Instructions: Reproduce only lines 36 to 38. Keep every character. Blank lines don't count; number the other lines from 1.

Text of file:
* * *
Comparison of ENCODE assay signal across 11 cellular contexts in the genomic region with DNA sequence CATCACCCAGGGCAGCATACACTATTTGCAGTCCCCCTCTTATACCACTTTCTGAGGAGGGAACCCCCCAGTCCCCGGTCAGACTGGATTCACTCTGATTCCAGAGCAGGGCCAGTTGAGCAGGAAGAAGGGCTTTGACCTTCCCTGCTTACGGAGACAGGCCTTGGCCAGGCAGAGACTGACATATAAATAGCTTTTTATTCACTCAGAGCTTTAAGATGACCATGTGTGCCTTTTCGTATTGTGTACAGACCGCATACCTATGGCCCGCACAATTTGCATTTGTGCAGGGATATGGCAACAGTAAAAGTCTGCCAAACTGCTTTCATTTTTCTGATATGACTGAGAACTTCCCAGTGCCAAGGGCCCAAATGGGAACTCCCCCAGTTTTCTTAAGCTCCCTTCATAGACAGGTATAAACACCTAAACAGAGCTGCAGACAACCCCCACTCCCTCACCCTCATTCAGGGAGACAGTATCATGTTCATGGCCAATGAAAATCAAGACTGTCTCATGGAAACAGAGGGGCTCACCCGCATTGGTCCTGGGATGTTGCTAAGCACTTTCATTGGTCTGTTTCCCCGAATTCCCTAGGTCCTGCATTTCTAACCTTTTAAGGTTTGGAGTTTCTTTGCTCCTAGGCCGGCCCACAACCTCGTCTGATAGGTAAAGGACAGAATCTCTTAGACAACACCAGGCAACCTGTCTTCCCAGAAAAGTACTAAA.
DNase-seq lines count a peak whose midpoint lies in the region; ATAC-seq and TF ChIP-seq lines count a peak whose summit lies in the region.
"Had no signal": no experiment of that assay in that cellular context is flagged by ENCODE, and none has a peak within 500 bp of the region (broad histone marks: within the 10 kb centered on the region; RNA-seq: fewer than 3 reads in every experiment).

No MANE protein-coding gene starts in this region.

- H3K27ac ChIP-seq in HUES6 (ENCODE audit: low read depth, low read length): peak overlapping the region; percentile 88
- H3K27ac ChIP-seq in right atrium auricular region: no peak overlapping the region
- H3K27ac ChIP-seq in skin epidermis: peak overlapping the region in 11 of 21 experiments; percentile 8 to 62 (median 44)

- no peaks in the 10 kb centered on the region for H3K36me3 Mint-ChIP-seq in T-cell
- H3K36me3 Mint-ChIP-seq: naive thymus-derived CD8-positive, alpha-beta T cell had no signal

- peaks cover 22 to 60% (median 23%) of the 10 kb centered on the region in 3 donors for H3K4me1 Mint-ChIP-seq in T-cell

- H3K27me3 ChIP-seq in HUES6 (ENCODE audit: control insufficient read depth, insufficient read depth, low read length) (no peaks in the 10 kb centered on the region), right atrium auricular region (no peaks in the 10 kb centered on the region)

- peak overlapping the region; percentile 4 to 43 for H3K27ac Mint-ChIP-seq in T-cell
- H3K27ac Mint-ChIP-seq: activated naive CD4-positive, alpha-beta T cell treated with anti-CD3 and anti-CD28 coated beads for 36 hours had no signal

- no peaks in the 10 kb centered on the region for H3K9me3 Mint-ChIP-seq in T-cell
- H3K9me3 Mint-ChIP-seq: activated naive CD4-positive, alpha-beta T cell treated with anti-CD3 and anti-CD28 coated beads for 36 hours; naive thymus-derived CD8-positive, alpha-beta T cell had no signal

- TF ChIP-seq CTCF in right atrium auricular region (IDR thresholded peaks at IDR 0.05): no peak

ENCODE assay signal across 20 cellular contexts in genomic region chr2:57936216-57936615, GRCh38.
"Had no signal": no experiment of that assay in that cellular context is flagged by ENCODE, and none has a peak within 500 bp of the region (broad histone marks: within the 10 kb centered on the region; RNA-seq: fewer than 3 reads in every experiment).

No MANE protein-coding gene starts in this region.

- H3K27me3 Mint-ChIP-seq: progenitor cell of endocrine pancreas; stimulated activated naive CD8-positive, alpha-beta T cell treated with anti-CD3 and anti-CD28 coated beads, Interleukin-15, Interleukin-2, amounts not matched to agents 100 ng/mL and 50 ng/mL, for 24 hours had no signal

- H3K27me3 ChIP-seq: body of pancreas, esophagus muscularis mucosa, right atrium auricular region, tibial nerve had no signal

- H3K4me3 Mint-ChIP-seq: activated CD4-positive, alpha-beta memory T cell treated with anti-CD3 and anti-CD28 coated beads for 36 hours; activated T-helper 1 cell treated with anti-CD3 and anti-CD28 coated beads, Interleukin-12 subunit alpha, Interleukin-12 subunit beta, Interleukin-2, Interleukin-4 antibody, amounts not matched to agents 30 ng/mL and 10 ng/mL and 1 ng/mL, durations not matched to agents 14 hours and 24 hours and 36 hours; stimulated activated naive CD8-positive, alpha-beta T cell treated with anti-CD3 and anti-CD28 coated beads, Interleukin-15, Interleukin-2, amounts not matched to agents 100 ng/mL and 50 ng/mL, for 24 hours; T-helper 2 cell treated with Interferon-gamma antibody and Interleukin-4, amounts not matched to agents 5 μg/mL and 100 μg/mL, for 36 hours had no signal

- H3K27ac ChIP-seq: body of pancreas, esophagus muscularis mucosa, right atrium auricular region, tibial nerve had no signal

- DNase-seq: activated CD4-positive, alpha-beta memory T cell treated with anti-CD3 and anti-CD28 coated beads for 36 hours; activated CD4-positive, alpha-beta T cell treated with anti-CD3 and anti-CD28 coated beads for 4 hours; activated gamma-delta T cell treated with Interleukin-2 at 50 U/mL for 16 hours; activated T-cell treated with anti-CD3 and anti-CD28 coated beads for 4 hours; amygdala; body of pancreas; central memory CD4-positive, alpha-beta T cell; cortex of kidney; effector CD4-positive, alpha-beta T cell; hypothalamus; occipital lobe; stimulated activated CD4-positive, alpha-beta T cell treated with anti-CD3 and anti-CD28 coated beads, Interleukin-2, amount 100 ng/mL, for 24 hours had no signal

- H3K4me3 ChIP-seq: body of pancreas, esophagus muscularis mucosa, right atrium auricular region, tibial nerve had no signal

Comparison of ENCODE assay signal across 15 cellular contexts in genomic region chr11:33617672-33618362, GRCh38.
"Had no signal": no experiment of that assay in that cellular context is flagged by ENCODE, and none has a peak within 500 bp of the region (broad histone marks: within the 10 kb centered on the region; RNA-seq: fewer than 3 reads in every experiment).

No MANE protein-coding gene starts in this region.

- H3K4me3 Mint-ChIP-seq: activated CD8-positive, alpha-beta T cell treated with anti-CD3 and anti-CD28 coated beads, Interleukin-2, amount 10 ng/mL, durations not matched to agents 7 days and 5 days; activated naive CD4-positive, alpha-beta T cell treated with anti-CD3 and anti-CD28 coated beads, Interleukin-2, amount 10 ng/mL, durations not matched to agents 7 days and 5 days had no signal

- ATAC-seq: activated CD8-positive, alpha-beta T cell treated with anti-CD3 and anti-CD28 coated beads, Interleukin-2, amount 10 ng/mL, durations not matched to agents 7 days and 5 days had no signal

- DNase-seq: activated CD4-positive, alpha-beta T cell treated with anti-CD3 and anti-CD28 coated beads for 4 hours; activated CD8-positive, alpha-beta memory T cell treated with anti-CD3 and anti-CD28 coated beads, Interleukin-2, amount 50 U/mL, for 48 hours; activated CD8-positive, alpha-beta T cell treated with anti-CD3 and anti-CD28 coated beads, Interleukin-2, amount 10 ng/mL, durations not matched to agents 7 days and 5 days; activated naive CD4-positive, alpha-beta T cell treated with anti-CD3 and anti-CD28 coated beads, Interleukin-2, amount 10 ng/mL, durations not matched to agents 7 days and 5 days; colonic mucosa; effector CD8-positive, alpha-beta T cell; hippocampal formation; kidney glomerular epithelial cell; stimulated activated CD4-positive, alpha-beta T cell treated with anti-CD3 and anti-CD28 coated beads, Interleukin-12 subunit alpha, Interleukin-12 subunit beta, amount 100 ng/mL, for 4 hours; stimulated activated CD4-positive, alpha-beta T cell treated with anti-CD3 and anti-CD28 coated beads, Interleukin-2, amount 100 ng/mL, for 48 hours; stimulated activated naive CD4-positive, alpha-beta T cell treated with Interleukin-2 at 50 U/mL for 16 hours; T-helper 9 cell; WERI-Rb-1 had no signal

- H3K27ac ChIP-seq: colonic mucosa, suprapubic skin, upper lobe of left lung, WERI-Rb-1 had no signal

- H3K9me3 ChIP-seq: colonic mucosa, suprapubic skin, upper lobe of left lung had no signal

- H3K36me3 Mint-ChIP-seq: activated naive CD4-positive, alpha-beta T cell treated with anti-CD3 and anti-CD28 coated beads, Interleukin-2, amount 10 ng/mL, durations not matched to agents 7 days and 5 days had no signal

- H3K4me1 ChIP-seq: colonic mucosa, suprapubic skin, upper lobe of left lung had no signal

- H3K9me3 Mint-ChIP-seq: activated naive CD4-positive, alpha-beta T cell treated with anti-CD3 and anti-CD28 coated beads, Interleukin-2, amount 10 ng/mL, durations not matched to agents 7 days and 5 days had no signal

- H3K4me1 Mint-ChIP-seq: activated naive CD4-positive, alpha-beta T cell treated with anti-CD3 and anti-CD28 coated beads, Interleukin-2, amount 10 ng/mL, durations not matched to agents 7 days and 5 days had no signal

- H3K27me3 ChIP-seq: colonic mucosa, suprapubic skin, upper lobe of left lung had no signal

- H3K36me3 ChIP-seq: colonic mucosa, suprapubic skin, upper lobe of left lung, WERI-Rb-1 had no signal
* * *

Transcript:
- H3K9me3 Mint-ChIP-seq: activated naive CD4-positive, alpha-beta T cell treated with anti-CD3 and anti-CD28 coated beads, Interleukin-2, amount 10 ng/mL, durations not matched to agents 7 days and 5 days had no signal

- H3K4me1 Mint-ChIP-seq: activated naive CD4-positive, alpha-beta T cell treated with anti-CD3 and anti-CD28 coated beads, Interleukin-2, amount 10 ng/mL, durations not matched to agents 7 days and 5 days had no signal

- H3K27me3 ChIP-seq: colonic mucosa, suprapubic skin, upper lobe of left lung had no signal